24 October 2012

Namibia: Govt to Subsidise Water for the Poor

CABINET has approved a submission by the Ministry of Agriculture, Water and Forestry to subsidise water supply to around 84 000 poor households from 2016. Subsidising the households is expected to cost the taxpayer up to N$23.5 million a year.

The brunt of this cost will be shared between the ministries of Agriculture, Water and Forestry and Regional and Local Government, Housing and Rural Development.

It was decided on 2016 because Cabinet first want a comprehensive analysis due to complexities and the high cost involved in implementing the decision, The Namibian understands.

Statistics show that Namibia has about 221 061 rural households of which 84 420 are regarded as poor.

The highest number of poor households are in the Kavango and Ohangwena regions. Both regions have about 16 000 poor households.

“Our ministry is now busy with the details as to how exactly this thing is going to work,” said Agriculture Minister, John Mutorwa.

About 56% of water used in Namibia is drawn from dams, rivers and so-called unconventional sources while the remaining 44% is abstracted from groundwater sources, according to resource analysts.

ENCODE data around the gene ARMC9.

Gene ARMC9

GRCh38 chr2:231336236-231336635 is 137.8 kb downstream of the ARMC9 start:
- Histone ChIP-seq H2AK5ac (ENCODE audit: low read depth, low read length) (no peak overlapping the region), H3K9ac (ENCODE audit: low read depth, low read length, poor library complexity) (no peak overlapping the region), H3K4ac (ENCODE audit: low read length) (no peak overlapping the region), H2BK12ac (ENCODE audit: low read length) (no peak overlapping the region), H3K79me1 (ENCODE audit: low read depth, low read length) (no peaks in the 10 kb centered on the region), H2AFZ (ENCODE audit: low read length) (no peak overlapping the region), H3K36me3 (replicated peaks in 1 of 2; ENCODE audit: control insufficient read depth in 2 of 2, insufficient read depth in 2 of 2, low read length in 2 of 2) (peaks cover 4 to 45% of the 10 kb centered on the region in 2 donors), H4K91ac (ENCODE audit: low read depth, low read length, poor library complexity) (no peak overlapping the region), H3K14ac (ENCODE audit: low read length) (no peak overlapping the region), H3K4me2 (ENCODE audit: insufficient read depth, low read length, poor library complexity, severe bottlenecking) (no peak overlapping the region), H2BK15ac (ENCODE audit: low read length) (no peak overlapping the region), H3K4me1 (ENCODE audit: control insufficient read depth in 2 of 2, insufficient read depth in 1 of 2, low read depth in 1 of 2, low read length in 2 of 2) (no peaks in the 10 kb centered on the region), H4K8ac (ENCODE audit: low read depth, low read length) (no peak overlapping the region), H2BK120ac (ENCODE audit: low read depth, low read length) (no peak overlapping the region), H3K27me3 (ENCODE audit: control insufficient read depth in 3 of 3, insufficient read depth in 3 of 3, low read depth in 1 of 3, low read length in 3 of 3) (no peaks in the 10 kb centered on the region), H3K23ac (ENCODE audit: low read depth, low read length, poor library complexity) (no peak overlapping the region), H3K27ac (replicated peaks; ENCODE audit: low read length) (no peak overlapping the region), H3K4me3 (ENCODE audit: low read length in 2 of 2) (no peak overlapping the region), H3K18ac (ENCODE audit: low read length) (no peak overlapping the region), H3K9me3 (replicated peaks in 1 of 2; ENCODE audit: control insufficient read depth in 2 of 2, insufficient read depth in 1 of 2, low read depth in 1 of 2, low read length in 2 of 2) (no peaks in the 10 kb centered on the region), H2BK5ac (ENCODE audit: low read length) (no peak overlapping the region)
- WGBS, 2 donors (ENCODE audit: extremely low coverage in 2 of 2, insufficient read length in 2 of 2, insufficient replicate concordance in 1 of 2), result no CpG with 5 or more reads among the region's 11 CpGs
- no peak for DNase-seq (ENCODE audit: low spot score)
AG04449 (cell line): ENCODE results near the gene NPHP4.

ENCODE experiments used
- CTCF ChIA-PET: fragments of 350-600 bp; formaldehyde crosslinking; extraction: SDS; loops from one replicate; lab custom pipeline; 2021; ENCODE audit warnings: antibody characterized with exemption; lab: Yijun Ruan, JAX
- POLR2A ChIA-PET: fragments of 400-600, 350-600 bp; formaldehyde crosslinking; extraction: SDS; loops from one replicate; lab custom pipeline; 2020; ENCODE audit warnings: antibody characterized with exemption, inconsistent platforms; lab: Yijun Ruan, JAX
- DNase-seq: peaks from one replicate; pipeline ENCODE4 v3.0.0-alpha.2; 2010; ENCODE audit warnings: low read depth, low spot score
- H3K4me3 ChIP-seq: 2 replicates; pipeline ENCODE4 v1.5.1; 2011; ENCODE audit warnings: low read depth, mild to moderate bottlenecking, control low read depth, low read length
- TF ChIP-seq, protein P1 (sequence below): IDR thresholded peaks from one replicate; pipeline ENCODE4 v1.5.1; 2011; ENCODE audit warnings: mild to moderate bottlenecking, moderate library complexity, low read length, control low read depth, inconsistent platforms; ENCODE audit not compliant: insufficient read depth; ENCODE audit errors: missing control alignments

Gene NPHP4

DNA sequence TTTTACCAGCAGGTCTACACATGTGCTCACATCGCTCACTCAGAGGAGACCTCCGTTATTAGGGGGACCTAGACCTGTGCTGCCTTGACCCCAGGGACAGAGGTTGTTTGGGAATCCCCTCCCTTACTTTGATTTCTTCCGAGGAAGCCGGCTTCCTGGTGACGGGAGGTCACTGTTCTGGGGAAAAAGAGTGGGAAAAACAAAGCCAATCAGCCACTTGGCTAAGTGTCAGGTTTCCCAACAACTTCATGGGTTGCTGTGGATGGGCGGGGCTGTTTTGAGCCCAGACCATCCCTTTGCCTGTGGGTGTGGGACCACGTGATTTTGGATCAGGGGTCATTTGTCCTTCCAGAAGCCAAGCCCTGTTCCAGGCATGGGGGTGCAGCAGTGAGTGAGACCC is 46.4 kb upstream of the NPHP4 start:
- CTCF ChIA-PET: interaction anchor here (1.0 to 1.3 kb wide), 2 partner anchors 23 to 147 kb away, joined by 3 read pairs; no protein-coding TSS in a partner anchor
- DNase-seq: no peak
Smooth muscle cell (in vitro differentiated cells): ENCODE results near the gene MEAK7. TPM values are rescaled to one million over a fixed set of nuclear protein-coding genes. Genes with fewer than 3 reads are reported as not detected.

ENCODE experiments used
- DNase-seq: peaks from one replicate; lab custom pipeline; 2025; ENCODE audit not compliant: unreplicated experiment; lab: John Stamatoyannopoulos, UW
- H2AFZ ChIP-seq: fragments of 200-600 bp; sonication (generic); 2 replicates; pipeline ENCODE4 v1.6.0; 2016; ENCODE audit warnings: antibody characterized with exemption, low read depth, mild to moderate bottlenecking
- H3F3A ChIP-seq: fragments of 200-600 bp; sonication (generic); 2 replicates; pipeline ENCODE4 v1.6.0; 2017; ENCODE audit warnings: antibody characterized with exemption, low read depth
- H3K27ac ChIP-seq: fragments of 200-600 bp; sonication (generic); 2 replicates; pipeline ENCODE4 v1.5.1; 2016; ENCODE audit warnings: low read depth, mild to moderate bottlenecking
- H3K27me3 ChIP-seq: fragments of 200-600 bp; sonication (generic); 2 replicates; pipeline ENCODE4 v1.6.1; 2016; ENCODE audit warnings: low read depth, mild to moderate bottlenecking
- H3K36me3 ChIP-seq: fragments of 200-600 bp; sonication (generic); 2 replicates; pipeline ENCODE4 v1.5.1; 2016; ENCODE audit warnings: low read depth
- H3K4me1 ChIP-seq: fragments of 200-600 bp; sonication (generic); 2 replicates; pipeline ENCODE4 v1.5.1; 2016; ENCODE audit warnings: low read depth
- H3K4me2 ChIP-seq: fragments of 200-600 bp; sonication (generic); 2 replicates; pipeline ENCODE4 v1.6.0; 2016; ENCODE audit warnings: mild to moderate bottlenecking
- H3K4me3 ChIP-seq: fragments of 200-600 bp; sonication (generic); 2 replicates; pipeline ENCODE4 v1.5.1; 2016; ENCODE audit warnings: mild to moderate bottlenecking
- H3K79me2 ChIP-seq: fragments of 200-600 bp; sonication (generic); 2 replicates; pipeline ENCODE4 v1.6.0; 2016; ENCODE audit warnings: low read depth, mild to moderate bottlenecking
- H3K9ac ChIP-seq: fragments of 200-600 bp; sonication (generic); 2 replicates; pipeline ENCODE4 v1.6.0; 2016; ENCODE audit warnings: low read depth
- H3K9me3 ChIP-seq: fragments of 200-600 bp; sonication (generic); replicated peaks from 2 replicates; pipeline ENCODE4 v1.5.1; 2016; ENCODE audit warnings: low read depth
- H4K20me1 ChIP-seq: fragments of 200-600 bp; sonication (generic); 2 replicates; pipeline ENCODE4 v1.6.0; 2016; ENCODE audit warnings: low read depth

Although thousands of water points have been set up in rural areas, many households had their taps disconnected because they couldn’t afford to pay for the water they and their livestock consumed.

The Namibia Press Agency (Nampa) reported yesterday that the San communities at Otjinene in the Omaheke Region are currently without water and electricity because they can’t pay for these services. The same goes for residents of the Kuvukiland informal settlement at Tsumeb, who have complained of a water shortage in recent weeks.

The subsidy system will require that institutions like NamWater and local authorities submit a subsidy request to the agriculture ministry for a financial transfer to cover the cost of the water consumed.

“The system requires that institutions like NamWater and local authorities put the appropriate billing systems in place to accommodate the proposed subsidy, otherwise the successful implementation may be compromised,” an agriculture ministry document reads.

The ministry said a national assessment is necessary to generate data not only on the number of poor households, but also how they can be linked to the water supply network.

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